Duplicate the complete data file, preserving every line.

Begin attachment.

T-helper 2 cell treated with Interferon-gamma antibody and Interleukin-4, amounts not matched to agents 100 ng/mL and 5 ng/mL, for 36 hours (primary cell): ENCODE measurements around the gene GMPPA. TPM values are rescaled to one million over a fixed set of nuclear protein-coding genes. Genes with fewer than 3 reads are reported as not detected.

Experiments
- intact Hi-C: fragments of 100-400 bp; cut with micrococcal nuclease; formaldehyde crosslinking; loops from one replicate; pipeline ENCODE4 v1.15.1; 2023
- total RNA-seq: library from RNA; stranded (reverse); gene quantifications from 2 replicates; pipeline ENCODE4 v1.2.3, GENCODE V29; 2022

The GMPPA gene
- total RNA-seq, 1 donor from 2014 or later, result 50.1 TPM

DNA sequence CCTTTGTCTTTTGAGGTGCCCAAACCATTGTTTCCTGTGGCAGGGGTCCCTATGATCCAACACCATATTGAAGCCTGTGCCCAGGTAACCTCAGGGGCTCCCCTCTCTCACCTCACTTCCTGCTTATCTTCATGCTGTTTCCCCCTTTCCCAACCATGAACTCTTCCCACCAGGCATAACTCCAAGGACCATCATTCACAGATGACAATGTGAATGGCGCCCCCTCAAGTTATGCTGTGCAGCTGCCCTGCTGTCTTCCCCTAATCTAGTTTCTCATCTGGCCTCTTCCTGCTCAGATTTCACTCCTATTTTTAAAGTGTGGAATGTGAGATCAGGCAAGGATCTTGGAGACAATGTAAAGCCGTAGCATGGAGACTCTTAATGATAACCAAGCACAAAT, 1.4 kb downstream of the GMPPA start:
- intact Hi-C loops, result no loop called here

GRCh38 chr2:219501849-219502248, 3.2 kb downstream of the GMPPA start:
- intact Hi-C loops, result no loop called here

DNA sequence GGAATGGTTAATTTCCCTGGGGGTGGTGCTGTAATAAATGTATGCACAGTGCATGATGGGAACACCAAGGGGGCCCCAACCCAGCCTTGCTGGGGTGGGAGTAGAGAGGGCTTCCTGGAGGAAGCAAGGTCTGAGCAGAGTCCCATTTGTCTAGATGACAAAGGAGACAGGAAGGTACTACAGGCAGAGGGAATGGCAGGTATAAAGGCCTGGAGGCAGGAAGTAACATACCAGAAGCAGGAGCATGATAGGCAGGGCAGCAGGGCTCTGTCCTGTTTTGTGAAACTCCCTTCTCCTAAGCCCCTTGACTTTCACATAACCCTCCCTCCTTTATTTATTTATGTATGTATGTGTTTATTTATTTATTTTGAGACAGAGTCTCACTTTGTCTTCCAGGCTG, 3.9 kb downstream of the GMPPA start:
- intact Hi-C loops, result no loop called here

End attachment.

T-helper 2 cell treated with Interferon-gamma antibody and Interleukin-4, amounts not matched to agents 100 ng/mL and 5 ng/mL, for 36 hours (primary cell): ENCODE measurements around the gene GMPPA. TPM values are rescaled to one million over a fixed set of nuclear protein-coding genes. Genes with fewer than 3 reads are reported as not detected.

Experiments
- intact Hi-C: fragments of 100-400 bp; cut with micrococcal nuclease; formaldehyde crosslinking; loops from one replicate; pipeline ENCODE4 v1.15.1; 2023
- total RNA-seq: library from RNA; stranded (reverse); gene quantifications from 2 replicates; pipeline ENCODE4 v1.2.3, GENCODE V29; 2022

The GMPPA gene
- total RNA-seq, 1 donor from 2014 or later, result 50.1 TPM

DNA sequence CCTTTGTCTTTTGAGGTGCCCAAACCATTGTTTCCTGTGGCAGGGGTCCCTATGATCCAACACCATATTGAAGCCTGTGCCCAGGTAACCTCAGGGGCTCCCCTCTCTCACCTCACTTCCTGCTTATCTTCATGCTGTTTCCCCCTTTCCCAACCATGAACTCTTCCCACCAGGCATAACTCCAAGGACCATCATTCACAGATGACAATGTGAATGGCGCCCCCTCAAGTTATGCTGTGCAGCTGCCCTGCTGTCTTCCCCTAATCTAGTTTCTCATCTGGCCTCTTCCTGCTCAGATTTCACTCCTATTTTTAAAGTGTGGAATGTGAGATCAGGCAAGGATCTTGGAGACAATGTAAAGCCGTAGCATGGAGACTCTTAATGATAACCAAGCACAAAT, 1.4 kb downstream of the GMPPA start:
- intact Hi-C loops, result no loop called here

GRCh38 chr2:219501849-219502248, 3.2 kb downstream of the GMPPA start:
- intact Hi-C loops, result no loop called here

DNA sequence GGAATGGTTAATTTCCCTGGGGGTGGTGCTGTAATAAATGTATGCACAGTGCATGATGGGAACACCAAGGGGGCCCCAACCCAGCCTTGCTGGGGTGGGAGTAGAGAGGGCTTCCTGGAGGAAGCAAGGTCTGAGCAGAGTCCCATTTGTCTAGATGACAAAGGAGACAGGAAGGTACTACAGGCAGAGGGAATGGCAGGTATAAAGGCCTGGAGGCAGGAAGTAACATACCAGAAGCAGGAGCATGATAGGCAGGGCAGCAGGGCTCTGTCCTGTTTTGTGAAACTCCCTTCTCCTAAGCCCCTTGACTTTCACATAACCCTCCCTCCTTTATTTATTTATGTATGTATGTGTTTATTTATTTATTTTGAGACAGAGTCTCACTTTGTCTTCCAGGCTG, 3.9 kb downstream of the GMPPA start:
- intact Hi-C loops, result no loop called here